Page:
What Is a False Reporting Charge ?
A person commits the offense of false reporting by:
(1) knowingly making to a law enforcement agency
(2) a false, fraudulent or unfounded report or statement or a knowing misrepresentation of a fact
(3) for the purpose of interfering with the orderly operation of a law enforcement agency or misleading a peace officer. A.R.S. 13-2907.01(A).
The conduct described by the false reporting statute consists essentially of the communication of a falsehood to a law enforcement agency. the conduct that can constitute hindering prosecution, on the other hand, is of a much greater variety. Examples include hiding another person, warning him of impending discovery, or hiding physical evidence.
None of these acts involves communicating information to a law enforcement agency. Thus, false reporting is not, "by its very nature, always a constituent part" of hindering prosecution. See Brown, 195 Ariz. at 207-08, P 5, 986 P.2d at 240-41.
Because false reporting does not always fit within hindering prosecution using the statutory elements test, we turn to the second test, namely whether false reporting is a lesser-included of hindering prosecution as the latter was charged in this case.
The juvenile court focused on the "deception" aspect of the charge, concluding that false reporting was a lesser-included offense of this type of hindering. We agree that upon a comparison of these allegations with the offense of false reporting, it appears that if one commits hindering by deception, one must necessarily also commit false reporting. at the least, there is sufficient similarity to trigger an analysis.
In beginning this analysis, we first note the principle that for one offense to be included within another, greater offense, the greater must have all the elements of the lesser plus at least one additional element. See State v. Tims, 143 Ariz. 196, 198, 693 P.2d 333, 335 (1985). It is this additional element that permits the greater to house the lesser and gives the greater its inclusive effect, and consequently its name. State v. Woods, 168 Ariz. 543, 545, 815 P.2d 912, 914 (App. 1991).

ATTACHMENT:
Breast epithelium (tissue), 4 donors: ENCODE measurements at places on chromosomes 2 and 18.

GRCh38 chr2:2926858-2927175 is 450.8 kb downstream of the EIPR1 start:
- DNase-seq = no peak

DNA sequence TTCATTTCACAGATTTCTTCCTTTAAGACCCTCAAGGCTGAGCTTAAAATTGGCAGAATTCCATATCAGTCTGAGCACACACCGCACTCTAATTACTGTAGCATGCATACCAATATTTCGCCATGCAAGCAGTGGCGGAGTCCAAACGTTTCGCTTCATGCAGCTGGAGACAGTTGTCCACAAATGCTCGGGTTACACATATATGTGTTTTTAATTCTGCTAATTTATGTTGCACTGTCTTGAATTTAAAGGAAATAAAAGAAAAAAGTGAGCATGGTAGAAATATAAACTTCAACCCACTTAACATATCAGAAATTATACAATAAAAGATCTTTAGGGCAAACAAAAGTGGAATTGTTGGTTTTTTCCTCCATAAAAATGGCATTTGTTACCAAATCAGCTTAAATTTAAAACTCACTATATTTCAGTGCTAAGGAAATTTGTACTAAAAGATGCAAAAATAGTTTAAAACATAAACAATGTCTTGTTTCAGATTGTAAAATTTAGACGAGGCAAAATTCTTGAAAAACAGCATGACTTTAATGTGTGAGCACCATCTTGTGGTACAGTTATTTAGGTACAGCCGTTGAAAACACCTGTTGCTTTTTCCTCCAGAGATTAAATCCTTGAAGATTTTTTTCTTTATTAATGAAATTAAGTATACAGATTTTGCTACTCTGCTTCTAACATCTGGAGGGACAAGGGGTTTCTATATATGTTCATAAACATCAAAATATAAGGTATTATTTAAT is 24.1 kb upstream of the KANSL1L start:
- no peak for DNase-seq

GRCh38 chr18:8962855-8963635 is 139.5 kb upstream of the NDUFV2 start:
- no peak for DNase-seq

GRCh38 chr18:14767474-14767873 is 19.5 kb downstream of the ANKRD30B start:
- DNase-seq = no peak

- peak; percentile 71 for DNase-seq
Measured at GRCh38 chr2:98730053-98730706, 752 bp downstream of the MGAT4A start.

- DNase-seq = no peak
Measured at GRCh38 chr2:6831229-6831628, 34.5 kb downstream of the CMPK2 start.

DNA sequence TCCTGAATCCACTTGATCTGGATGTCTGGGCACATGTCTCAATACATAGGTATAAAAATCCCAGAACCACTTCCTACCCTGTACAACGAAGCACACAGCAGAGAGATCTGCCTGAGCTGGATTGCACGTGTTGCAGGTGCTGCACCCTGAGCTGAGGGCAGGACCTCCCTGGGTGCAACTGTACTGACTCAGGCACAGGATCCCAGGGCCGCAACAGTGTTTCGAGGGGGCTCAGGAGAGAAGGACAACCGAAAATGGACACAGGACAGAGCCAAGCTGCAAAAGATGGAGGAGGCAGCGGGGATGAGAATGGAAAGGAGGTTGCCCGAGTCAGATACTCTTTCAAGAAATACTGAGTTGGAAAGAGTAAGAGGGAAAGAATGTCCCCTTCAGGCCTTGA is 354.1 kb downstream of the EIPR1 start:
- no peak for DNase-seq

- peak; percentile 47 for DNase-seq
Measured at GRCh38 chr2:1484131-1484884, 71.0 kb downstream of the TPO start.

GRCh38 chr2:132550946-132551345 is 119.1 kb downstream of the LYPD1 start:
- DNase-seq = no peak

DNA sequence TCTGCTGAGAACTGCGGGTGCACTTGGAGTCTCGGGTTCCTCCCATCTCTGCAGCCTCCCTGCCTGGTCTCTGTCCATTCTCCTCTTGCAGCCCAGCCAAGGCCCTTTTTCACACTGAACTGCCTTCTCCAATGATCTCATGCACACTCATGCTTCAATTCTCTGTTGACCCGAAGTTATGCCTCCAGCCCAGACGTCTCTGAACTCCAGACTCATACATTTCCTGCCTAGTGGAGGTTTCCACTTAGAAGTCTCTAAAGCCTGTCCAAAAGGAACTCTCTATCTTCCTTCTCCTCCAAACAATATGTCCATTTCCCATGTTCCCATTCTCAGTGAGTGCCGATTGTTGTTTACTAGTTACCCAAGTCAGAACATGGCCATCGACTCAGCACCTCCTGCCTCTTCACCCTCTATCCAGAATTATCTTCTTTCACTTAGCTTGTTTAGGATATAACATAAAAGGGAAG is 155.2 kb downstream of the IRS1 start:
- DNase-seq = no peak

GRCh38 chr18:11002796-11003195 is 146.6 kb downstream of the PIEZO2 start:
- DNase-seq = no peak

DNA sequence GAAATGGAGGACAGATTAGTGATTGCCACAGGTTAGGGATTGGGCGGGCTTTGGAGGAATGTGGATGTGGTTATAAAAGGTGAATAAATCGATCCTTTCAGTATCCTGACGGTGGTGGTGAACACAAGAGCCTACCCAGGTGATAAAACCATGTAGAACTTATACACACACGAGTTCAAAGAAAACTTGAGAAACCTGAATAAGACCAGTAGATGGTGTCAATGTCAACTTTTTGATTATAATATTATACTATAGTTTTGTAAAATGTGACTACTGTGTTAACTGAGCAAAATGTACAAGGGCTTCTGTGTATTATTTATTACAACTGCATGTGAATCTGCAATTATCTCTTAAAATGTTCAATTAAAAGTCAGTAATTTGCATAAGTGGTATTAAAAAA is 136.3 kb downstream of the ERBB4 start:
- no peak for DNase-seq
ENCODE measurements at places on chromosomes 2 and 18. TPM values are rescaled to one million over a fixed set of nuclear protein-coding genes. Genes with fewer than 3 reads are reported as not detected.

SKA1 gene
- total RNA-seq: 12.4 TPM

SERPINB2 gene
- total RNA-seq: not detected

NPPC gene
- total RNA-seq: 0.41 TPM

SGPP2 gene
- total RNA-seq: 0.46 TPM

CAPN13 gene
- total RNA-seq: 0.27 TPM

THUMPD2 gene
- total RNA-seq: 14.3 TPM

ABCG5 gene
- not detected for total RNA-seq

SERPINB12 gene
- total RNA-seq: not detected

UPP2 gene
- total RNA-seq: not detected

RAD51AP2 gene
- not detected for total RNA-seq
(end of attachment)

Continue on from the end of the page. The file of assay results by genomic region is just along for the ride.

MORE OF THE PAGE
We are unable to find an element of hindering prosecution by deception that we consider "additional" to the elements of false reporting.
Both require the defendant to knowingly act falsely to another in order to impede the processes of justice. Although one act may violate both statutes, it does not follow that one must be a lesser of the other. If there is no additional element in hindering prosecution by deception, and we conclude that there is not, then false reporting cannot be a lesser-included offense of that crime.
Another relevant principle we must consider is that a lesser-included offense must be composed solely of the elements of the greater. State v. Celaya, 135 Ariz. 248, 251, 660 P.2d 849, 852 (1983); State v. Mitchell, 138 Ariz. 478, 480-81, 675 P.2d 738, 740-41 (App. 1983).
Thus, it is not enough to satisfy the test that the greater offense cannot be committed without necessarily committing the lesser. It must also be shown that the lesser cannot be committed without always satisfying the corresponding elements of the greater. Mitchell, 138 Ariz. at 480-81, 675 P.2d at 740-41.
Mitchell provides an example of this principle. In that case, the defendant argued that first-degree criminal trespass committed by entering a residential yard without authority and looking into the residential structure thereon in reckless disregard of the inhabitant's privacy was a lesser offense of the principal charge of second-degree, or "residential" burglary. 138 Ariz. at 480-81, 675 P.2d at 740-41.
The Mitchell court disagreed, noting that such a burglary was completed without the necessity of showing that the perpetrator looked into the residential structure. Id.
However, this element of "looking in" was necessary for the crime of trespass, meaning that the offense asserted to be the lesser-included in fact had an element not contained in the greater, thereby violating the Celaya rule that the lesser must be composed solely of elements of the greater. Id.
Our case is similar to Mitchell. the crime of false reporting can be committed by an act of deception engaged in either for the benefit of another or for the benefit of the actor.
That is, one can commit false reporting whether the false statement or false representation relates to oneself or relates to another person. Hindering prosecution, on the other hand, is committed only if the act of deception is engaged in for the benefit of another; that is that crime always requires that the statement or representation relate to another person.
The result is that false reporting can be committed without necessarily committing the corresponding elements of hindering prosecution by deception. Thus, the former as a lesser-included of the latter fails the Celaya requirement that the elements of the lesser must be composed solely of the elements of the greater.